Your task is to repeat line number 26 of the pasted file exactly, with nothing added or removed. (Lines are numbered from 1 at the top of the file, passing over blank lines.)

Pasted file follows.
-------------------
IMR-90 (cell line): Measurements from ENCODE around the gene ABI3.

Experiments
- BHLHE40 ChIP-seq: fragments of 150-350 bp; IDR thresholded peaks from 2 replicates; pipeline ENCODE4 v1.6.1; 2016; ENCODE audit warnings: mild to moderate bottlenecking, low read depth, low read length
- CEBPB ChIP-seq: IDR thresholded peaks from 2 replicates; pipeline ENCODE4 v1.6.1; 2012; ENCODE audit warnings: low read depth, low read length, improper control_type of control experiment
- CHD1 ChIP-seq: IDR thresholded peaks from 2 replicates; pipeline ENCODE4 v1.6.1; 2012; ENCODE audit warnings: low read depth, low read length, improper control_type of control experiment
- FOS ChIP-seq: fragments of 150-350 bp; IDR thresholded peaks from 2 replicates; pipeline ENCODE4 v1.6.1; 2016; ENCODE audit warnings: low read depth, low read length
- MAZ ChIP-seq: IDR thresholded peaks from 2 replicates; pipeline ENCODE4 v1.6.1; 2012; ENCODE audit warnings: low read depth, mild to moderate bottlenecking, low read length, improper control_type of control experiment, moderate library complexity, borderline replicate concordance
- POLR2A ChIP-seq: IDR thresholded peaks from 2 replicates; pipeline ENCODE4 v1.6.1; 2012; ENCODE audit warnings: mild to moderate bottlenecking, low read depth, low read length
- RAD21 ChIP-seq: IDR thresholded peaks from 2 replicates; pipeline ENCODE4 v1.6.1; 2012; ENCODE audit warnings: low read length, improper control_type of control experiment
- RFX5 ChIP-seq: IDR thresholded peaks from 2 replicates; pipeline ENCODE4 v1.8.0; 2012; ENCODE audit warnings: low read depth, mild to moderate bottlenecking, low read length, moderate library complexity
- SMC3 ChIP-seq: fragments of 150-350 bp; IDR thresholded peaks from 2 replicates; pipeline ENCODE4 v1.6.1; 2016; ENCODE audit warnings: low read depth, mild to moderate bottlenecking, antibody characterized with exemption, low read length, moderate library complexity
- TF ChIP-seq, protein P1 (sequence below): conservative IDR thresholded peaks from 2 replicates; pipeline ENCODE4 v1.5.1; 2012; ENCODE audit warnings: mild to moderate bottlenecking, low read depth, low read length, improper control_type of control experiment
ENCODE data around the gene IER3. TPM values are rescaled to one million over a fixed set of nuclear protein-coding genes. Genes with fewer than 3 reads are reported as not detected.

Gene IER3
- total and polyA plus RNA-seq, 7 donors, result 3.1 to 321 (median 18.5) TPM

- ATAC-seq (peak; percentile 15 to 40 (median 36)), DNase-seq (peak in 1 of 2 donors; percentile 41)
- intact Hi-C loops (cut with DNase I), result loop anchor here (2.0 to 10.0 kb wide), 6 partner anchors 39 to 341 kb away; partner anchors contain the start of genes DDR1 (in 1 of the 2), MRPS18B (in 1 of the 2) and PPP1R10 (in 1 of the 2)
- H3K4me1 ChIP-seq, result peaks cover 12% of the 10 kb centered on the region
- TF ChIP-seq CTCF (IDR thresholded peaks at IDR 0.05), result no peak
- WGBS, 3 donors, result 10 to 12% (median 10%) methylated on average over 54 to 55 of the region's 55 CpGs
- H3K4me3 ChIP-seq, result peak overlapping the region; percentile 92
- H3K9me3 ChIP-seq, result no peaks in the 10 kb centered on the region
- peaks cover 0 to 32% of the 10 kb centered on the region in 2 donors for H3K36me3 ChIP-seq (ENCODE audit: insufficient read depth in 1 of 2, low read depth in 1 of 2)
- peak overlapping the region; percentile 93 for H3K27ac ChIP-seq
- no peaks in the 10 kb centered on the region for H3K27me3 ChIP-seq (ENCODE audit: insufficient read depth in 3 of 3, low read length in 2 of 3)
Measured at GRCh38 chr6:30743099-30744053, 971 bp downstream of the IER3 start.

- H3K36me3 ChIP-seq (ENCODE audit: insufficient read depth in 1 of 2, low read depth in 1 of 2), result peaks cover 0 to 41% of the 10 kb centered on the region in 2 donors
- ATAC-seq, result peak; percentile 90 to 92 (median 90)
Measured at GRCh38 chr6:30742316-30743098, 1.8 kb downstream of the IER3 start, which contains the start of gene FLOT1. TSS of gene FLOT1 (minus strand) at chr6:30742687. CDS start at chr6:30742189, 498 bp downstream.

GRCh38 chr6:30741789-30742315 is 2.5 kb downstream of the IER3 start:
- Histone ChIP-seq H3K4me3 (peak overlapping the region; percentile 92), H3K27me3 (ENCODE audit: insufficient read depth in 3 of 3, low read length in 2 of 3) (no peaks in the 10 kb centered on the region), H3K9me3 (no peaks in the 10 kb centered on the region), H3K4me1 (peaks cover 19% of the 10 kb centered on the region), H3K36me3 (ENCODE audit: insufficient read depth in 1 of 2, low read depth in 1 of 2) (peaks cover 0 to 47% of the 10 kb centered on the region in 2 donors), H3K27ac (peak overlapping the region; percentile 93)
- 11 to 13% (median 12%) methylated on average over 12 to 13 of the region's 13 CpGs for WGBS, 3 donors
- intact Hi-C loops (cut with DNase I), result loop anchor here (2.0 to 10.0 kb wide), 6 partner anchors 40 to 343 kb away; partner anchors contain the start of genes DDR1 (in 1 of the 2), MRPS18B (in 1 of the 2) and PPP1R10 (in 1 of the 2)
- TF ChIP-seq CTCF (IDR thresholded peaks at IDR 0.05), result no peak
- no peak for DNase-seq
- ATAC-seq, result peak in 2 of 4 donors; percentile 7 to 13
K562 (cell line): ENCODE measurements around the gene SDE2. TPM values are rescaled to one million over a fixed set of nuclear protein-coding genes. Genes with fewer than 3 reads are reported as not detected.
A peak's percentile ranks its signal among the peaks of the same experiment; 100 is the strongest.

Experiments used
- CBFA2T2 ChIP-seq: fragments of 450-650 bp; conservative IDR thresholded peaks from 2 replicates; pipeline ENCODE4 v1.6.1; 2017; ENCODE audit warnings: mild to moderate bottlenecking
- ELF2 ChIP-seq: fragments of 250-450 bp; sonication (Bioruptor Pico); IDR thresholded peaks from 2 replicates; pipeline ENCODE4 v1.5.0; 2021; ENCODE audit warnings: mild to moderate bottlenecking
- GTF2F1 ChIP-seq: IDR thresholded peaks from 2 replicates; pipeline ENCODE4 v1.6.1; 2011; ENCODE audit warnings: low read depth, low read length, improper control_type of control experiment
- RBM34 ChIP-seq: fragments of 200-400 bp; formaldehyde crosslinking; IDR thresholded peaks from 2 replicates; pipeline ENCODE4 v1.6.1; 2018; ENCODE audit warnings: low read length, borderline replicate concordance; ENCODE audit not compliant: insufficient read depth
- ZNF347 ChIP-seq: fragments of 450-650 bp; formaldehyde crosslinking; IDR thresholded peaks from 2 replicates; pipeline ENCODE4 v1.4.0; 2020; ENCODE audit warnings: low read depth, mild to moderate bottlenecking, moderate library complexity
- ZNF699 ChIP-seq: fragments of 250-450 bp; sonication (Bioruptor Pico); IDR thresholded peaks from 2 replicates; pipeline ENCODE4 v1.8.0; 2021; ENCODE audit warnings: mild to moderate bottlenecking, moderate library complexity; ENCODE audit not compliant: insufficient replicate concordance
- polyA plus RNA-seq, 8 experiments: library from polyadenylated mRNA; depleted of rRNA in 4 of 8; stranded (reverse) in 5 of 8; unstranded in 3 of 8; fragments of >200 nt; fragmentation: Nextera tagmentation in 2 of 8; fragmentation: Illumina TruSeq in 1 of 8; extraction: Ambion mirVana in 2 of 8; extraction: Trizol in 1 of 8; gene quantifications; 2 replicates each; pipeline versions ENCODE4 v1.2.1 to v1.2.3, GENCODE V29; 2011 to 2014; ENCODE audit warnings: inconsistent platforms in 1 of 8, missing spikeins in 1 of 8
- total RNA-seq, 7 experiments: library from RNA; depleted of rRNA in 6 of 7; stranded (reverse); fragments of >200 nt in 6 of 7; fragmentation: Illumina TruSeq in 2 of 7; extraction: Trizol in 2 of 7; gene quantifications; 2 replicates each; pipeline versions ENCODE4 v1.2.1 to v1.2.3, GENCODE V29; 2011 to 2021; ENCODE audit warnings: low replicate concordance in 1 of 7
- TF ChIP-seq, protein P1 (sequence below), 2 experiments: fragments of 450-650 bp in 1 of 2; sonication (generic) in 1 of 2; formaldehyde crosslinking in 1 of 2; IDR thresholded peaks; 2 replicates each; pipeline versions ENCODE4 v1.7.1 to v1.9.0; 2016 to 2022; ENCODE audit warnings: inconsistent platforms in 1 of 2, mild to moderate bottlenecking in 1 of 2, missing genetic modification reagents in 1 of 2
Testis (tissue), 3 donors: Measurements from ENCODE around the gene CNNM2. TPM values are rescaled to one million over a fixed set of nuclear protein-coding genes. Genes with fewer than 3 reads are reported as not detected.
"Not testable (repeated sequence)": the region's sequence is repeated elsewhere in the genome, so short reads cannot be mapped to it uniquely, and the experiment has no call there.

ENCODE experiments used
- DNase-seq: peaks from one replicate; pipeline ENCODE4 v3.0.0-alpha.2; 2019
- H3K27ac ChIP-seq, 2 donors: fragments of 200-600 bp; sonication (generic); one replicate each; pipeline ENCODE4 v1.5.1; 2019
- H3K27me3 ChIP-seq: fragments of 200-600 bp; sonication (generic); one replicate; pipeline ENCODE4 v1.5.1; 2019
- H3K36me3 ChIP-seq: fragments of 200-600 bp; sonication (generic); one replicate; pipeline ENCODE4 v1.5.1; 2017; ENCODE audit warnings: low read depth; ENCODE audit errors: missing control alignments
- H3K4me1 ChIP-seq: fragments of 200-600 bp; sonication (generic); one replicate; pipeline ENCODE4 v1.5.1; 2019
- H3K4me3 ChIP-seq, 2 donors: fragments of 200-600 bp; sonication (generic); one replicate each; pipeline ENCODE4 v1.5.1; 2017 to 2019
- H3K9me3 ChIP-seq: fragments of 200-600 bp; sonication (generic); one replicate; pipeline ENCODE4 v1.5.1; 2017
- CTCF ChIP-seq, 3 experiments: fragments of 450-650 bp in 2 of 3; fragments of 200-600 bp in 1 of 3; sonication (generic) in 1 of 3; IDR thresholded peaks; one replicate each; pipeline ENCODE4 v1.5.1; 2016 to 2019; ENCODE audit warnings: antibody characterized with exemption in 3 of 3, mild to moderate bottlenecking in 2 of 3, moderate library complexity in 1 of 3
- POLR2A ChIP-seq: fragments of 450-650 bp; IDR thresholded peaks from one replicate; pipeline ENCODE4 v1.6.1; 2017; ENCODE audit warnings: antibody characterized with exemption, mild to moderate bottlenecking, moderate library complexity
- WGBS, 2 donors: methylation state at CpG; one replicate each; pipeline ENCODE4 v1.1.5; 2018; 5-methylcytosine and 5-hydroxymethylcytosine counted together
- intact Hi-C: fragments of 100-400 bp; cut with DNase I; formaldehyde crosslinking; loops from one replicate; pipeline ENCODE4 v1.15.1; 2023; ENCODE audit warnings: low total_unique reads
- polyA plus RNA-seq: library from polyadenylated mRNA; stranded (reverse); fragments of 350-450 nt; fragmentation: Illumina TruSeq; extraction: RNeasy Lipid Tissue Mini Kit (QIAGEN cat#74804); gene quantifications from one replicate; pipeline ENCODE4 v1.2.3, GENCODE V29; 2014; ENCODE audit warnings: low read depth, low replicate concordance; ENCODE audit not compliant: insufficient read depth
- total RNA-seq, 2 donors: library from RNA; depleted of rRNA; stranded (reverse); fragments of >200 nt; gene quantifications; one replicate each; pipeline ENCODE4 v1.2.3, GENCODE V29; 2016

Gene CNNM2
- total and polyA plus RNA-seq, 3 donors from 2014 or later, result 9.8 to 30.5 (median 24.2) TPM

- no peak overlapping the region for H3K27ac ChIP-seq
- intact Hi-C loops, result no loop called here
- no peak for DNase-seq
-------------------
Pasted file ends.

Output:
Measured at GRCh38 chr6:30743099-30744053, 971 bp downstream of the IER3 start.